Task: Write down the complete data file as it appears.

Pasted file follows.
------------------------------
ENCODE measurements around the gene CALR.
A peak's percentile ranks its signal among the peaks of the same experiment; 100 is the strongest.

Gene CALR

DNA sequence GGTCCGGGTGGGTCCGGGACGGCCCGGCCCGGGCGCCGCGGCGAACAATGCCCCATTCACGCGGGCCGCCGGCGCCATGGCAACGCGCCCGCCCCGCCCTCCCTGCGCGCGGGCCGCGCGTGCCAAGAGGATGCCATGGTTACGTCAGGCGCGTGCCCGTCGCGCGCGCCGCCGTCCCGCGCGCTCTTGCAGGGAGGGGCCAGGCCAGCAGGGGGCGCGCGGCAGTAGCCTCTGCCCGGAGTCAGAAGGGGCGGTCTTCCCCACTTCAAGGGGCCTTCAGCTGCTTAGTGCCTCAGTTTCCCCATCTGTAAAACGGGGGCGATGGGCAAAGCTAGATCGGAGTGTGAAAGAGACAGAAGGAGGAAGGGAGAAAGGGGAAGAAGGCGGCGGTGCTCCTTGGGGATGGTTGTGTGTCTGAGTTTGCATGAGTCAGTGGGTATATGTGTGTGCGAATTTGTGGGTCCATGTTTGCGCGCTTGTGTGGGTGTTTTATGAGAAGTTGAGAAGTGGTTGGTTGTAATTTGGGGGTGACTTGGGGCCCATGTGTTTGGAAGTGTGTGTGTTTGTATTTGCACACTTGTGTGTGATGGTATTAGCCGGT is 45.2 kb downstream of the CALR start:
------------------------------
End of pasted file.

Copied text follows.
ENCODE measurements around the gene CALR.
A peak's percentile ranks its signal among the peaks of the same experiment; 100 is the strongest.

Gene CALR

DNA sequence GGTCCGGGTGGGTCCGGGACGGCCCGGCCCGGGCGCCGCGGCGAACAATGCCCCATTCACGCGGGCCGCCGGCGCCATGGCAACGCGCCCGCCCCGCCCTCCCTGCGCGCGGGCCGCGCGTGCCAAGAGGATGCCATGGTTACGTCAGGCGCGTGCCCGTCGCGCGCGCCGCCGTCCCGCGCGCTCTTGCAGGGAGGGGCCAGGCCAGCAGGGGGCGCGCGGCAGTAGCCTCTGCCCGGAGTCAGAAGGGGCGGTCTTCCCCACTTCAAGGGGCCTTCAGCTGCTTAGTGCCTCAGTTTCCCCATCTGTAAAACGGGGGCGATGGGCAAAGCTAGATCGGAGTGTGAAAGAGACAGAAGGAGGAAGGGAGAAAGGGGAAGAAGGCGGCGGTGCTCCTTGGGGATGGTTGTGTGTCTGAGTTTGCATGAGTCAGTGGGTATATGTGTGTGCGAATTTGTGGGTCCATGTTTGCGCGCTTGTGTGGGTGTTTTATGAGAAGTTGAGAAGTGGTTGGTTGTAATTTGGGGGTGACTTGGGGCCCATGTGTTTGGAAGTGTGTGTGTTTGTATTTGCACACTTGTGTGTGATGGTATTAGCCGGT is 45.2 kb downstream of the CALR start: